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EXCURSIONS IN LATERAL THINKING FROM

AMHERST, MASSACHUSETTS AND THE PIONEER VALLEY








Thursday, September 10, 2015

Mayhem in the Museum? The Downside of Neglecting Behavioral Design

The view from top to bottom

Watch your step when you descend the main staircase in the Jean-Noel Desmaris Pavilion in Montreal’s Museum of Fine Arts! I nearly wiped out because there was no obvious cue that registers stair depth. The white bands at the front edge of each stair are supposed to signal their  front edge, but from the top of the staircase the arrangement pays greater homage to form (i.e., a cool design) than function (your safety). When I got to the bottom of the staircase, I looked back up the stairs. That’s when they revealed their true topography.

The view from bottom to top
That design choice seemed troubling given the museum’s predominantly older demographic. At the Musee des Beaux Arts, seniors typically pay full freight. Price breaks, in fact, target patrons under 31.  (Of course, if you sport a walker or are otherwise inclined, you take the elevator.)

The staircase would prove suitable grist for Don Norman’s seminal study, The Design of Everyday Things. It’s a deeply insightful marriage of behavior and design, of form and function. The author would no doubt consider those white bands as inept “signifiers.” Signifiers, he notes, deploy design to signal attributes, including what actions are possible and how to undertake them.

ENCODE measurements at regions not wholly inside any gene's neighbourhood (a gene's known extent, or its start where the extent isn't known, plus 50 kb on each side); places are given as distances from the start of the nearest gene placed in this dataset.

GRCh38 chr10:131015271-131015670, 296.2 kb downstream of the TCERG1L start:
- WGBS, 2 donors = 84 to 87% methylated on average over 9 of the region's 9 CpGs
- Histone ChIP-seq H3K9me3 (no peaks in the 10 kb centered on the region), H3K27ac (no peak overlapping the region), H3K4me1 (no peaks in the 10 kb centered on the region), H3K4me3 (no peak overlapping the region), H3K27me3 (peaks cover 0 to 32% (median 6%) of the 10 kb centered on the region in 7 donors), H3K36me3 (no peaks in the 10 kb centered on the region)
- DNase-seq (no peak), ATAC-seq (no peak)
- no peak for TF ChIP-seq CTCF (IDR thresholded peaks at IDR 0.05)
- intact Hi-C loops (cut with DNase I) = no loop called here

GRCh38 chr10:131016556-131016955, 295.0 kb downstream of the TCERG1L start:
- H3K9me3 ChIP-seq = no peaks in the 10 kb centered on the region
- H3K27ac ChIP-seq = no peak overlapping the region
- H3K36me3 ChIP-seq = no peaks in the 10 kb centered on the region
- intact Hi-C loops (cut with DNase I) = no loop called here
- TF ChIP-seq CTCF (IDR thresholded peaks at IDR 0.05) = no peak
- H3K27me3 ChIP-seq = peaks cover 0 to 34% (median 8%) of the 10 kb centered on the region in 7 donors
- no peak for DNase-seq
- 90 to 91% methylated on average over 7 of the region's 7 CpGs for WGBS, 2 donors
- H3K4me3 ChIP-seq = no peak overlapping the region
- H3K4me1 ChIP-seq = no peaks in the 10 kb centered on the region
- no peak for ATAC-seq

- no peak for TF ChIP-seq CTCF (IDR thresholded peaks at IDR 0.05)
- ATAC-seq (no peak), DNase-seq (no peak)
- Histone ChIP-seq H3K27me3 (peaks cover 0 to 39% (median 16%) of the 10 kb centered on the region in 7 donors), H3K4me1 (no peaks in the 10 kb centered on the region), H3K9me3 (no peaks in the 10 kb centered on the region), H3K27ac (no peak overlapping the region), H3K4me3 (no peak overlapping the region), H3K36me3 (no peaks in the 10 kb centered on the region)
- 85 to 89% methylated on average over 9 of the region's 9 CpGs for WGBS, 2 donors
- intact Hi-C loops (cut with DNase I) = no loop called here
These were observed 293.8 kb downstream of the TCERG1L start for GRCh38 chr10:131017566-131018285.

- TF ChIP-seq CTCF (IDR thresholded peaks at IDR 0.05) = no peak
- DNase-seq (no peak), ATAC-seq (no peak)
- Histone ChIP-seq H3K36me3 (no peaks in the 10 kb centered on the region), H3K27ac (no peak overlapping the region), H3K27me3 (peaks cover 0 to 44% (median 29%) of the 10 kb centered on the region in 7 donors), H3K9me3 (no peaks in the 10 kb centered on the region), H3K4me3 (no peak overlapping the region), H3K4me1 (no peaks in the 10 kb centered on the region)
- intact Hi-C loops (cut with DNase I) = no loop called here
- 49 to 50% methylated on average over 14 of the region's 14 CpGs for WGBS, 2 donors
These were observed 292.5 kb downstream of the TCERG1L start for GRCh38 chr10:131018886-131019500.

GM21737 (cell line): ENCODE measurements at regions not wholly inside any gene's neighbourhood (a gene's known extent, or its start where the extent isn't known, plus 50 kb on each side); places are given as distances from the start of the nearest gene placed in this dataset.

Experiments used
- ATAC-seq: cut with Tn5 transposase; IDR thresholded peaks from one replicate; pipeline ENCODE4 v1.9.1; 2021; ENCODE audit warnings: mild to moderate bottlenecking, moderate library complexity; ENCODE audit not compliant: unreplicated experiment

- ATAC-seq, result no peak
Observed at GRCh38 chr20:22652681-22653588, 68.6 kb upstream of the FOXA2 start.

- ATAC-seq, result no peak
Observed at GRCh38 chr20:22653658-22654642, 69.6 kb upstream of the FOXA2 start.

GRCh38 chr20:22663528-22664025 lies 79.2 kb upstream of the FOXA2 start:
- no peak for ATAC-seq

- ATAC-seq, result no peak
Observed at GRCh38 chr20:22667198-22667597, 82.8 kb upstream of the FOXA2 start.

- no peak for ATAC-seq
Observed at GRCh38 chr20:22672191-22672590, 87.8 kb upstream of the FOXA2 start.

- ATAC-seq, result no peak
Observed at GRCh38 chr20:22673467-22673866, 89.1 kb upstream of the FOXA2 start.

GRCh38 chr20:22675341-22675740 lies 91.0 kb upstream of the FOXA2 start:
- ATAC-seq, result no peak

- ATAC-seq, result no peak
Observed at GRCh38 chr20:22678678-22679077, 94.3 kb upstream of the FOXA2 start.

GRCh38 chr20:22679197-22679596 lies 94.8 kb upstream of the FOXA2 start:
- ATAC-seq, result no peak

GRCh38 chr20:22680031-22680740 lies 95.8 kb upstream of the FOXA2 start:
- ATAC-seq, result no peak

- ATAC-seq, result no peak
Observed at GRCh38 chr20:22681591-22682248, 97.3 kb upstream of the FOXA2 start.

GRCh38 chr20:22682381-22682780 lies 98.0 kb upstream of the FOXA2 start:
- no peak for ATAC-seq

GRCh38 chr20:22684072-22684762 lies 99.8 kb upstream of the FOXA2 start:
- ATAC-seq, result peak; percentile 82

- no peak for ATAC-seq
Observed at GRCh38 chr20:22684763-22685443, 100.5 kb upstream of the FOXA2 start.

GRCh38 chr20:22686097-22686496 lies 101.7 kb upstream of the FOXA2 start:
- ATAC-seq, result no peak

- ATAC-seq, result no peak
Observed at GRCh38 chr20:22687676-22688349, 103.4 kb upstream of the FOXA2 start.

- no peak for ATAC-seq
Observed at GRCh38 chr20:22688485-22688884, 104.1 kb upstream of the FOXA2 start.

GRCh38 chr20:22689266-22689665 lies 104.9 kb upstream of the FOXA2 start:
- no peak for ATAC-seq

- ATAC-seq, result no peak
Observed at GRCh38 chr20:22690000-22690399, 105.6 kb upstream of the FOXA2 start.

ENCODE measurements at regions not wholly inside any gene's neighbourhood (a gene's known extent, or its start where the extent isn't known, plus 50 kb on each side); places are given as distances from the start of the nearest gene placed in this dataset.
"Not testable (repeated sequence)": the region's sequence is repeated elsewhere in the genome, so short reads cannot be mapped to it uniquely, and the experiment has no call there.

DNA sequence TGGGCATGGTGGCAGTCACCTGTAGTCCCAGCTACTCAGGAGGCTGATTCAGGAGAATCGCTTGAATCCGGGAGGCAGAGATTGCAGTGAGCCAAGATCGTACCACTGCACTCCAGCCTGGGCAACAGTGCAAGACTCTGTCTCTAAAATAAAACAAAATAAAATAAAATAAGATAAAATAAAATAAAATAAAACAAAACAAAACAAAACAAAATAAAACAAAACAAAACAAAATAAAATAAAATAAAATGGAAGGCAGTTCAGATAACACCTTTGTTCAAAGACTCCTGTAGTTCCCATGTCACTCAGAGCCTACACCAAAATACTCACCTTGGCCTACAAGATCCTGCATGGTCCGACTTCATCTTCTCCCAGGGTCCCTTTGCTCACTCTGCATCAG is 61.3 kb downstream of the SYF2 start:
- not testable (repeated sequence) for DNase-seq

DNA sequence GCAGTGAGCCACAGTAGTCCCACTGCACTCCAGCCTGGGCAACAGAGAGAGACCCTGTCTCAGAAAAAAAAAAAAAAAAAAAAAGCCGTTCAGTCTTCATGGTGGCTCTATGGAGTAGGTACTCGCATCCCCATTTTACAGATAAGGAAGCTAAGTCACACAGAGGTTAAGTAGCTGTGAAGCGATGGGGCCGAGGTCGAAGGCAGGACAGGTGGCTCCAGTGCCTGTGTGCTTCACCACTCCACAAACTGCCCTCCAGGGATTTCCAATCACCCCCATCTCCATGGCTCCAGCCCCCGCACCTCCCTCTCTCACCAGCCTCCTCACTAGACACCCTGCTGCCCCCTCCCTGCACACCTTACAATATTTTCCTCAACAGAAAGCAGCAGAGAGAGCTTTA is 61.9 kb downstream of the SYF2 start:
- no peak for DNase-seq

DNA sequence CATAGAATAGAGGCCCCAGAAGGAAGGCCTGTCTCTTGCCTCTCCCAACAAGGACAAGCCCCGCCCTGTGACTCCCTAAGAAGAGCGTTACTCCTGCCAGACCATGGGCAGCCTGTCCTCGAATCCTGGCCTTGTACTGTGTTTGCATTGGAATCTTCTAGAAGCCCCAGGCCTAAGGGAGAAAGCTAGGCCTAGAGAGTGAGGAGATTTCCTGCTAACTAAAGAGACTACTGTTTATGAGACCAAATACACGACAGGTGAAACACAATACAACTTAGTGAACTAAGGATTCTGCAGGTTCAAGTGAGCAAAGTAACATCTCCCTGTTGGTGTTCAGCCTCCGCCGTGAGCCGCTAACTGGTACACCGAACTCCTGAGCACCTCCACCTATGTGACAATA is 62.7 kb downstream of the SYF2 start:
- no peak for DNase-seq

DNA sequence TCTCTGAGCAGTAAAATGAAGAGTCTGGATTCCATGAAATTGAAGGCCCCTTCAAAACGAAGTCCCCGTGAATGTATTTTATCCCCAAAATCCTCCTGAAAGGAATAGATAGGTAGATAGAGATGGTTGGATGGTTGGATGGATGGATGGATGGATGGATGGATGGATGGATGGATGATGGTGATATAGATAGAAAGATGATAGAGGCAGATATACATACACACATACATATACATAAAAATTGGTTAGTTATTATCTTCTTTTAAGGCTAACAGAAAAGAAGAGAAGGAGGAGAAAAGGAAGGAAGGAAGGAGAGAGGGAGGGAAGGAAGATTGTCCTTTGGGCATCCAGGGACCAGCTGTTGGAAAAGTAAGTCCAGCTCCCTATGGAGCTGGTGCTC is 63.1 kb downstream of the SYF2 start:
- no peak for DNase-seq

A social science classic, the book has received its due from behavioral economist Richard Thaler and social scientist Cass Sunstein, who credit it for inspiring elements of their own approach to creating conditions that nudge people in the direction of constructive behavior.

While many of Norman’s examples explore misplaced design that leads to awkwardness and inefficiency, he devotes less attention to design that is downright dangerous. The "Beaux Arts" stairs certainly qualify here. “Museums are repositories where form trumps function,” a friend remarks. “The Beaux Arts has certainly proved that here.”


*Designed by Canadian architect Moshe Safdie, the modernist Jean-Noel Desmaris Pavilion and its challenging stairway have greeted visitors since 1991.

2 comments:

Lew said...

Above all, buildings have to function well. Short of this, no amount of aesthetic beauty matters. This obvious principle was ignored in the Montreal museum. And you and, no doubt, others suffered.

Thanks,
Lew

Clyde Bennett said...

Were you able to ask the casualty centres of nearby hospitals of their statistics for musing injuries?